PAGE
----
Mozart’s “Great” Mass in C minor, K. 427 emerged during a great period of transitions. Its date of composition, 1782/3 places it toward the end of the Enlightenment, between the American and French Revolutions, within the early years of Josephinism, and within the early years of the Industrial Revolution. Its date further places it in the midst of sweeping changes in the development of musical instruments and the orchestra. This thesis not only aims to frame this work within its historical context, but it also investigates what the first presumed performance may have looked like based upon documentary evidence, primarily musician rosters from Salzburg and Vienna including the roster from Mozart’s 1789 performance of his version of Handel’s Messiah. Further, this thesis examines the work’s orchestration and its expressive devices such as tempo and dynamics and studies them from the mindset of the Classical Era musician using the writings of eighteenth and nineteenth century writers such as Leopold Mozart, Daniel Gottlieb Türk, and Heinrich Koch coupled with the writings of modern scholars and performers such as Leonard Ratner and Robin Stowell. This paper’s ultimate purpose is to aid the modern conductor by presenting a well-rounded view of the work, its sources, and its performance history, as well as by offering performance suggestions.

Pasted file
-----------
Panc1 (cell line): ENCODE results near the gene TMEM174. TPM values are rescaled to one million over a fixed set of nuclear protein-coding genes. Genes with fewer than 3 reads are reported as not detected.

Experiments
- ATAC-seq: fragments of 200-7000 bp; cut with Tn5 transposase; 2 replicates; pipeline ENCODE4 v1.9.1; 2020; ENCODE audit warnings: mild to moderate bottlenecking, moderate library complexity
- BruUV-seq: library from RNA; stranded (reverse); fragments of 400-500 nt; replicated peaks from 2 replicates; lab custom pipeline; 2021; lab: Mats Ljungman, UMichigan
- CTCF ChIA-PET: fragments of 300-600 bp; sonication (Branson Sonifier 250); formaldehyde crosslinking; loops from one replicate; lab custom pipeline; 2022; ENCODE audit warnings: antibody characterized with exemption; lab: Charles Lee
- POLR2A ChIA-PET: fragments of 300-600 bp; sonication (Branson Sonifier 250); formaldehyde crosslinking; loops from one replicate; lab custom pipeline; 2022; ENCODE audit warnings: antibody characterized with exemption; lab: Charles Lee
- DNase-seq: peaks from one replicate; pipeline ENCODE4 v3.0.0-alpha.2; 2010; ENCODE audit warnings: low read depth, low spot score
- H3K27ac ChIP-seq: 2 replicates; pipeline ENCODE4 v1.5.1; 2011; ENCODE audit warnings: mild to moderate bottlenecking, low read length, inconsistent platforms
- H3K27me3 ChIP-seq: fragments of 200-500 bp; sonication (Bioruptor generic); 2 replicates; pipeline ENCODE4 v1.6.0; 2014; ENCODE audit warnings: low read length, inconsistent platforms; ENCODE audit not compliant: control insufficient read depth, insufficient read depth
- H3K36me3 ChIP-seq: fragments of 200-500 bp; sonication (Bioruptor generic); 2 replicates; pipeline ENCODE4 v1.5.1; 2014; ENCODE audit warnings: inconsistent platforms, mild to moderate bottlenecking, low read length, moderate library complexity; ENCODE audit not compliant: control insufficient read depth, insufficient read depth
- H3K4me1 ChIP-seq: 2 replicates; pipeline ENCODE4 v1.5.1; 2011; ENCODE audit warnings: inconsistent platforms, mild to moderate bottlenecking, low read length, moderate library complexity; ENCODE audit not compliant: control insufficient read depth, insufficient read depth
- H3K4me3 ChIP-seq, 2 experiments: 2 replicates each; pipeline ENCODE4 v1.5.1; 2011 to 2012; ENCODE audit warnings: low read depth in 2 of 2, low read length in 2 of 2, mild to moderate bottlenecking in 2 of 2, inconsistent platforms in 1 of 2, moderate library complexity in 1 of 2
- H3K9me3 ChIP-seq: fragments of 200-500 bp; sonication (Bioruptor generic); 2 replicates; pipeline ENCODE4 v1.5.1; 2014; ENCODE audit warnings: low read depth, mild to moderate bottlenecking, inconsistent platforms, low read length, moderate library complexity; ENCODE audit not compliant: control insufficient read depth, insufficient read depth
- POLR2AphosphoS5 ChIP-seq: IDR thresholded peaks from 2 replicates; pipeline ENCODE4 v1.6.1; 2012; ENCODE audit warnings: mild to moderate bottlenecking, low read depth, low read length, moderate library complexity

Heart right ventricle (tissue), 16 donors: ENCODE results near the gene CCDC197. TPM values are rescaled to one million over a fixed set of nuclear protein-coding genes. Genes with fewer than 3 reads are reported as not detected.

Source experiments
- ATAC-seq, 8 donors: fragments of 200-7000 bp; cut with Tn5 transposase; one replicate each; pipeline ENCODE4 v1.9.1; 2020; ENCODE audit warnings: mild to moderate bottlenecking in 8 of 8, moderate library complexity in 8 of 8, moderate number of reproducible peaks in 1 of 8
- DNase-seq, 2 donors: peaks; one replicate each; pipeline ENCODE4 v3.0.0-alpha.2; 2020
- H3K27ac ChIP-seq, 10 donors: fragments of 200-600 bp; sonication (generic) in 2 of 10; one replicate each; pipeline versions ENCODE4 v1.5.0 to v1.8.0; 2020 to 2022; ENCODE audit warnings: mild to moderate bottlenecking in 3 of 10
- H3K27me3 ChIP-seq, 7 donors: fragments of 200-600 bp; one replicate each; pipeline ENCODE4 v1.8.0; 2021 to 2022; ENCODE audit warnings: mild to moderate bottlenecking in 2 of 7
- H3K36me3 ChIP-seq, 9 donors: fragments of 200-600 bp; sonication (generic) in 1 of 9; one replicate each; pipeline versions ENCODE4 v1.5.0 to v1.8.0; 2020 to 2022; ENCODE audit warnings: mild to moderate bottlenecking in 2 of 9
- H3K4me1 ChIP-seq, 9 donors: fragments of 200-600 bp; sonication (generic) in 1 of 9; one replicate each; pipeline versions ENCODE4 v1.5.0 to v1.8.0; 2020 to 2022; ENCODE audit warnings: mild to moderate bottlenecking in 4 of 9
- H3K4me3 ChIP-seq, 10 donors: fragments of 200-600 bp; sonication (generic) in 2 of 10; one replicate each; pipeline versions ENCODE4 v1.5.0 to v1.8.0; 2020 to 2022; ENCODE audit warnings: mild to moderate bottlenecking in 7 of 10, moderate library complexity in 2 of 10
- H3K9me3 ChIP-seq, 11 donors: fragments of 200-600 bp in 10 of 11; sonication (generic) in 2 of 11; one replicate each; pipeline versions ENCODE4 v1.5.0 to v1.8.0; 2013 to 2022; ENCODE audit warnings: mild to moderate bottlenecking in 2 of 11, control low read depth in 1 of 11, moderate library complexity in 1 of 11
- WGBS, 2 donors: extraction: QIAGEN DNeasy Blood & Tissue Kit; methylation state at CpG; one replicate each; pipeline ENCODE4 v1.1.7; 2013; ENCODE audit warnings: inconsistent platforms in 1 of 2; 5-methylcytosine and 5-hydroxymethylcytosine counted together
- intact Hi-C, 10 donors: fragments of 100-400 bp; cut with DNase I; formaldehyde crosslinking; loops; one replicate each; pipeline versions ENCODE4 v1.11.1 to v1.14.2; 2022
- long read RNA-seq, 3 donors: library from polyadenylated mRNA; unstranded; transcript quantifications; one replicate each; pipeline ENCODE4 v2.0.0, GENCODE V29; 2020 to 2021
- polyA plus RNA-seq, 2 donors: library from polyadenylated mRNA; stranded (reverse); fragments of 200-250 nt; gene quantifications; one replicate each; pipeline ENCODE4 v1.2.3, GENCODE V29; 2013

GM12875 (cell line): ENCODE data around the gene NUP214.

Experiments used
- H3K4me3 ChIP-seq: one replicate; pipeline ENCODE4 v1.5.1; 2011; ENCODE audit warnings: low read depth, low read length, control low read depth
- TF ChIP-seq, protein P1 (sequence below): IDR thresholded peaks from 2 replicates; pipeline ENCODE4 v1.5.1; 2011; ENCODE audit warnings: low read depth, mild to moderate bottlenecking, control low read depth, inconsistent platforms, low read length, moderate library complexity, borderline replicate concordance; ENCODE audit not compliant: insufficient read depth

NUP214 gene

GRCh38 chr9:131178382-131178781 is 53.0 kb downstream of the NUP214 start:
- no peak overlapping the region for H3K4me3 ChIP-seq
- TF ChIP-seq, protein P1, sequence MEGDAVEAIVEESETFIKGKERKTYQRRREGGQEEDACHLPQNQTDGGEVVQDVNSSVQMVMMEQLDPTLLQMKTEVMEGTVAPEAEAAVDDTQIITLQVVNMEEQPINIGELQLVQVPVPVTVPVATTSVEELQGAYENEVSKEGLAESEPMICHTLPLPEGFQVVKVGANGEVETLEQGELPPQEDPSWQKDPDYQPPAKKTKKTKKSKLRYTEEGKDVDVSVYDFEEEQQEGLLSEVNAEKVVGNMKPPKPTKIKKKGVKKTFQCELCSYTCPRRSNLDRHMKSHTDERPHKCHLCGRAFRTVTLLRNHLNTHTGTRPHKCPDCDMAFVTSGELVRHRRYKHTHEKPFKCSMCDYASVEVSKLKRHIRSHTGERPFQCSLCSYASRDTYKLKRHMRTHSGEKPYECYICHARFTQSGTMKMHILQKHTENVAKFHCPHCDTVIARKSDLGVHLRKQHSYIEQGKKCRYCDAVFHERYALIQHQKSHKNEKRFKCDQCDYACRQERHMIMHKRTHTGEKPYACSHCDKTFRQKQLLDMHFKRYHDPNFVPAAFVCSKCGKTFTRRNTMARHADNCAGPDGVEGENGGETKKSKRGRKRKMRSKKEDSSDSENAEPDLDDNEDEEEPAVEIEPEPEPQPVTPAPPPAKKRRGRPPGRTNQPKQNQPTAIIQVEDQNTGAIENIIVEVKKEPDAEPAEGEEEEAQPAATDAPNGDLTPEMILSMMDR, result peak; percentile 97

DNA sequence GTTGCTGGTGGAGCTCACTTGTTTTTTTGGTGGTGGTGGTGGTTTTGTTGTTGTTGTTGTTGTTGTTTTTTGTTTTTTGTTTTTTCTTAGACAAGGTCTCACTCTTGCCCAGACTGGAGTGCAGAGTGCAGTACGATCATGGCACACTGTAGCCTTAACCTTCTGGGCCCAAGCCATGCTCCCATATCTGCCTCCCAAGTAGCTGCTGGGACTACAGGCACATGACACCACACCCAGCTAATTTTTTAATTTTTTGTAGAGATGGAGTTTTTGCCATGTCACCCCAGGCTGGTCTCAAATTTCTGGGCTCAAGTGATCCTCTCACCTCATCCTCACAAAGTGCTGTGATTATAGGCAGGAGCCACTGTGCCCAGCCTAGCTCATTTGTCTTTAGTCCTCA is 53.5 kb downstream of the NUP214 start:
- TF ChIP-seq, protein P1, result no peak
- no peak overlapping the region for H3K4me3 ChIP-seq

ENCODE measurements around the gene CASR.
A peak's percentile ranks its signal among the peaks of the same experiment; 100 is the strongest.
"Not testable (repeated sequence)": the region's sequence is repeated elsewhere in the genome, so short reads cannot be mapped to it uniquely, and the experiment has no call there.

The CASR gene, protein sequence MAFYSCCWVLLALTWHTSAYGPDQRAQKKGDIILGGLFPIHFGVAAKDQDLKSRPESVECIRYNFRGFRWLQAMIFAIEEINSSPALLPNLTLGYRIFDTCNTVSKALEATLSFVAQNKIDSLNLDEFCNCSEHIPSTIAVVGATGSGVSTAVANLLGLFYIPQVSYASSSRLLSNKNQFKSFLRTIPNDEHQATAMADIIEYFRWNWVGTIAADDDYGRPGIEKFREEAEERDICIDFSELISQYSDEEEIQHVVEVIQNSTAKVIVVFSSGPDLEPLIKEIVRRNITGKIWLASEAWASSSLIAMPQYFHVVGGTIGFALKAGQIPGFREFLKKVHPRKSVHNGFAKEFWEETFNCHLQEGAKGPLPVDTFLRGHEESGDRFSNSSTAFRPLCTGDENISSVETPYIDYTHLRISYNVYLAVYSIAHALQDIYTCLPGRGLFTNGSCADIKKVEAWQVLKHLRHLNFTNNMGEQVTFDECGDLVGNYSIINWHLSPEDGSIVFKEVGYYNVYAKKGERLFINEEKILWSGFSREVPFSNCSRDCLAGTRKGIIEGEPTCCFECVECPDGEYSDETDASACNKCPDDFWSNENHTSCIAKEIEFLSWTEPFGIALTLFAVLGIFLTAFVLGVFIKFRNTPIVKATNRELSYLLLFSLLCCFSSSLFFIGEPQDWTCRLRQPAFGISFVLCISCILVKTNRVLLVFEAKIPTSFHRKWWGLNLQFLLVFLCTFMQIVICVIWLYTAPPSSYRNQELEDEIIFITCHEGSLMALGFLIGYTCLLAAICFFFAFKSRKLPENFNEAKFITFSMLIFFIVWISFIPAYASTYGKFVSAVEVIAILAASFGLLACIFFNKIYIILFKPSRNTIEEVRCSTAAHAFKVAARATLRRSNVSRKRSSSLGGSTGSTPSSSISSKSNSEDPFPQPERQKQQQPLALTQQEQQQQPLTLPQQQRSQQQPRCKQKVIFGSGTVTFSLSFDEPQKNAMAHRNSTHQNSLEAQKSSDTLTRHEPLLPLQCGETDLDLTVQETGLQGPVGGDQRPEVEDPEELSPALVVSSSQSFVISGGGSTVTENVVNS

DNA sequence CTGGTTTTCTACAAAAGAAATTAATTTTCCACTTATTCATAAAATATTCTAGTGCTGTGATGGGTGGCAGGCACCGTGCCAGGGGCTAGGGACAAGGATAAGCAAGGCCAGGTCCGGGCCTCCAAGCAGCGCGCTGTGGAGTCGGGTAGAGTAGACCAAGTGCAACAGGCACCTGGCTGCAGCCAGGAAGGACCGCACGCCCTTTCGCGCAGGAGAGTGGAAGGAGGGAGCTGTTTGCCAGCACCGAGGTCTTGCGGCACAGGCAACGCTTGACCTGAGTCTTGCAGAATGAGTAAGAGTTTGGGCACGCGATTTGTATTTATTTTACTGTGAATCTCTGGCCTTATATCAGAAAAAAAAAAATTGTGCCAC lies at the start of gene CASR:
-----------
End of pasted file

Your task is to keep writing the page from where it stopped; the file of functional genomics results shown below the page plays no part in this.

Mozart's "Great" Mass: Sources, History, and Performance PracticeDoctoral Dissertation
|Author||Elliott H. Smith|
|Contributor||Paul Walker, Research Director|
|Degree Level||Doctoral Dissertation|
|Degree Discipline||Sacred Music|
|Degree Name||Doctor of Musical Arts|
|Departments and Units|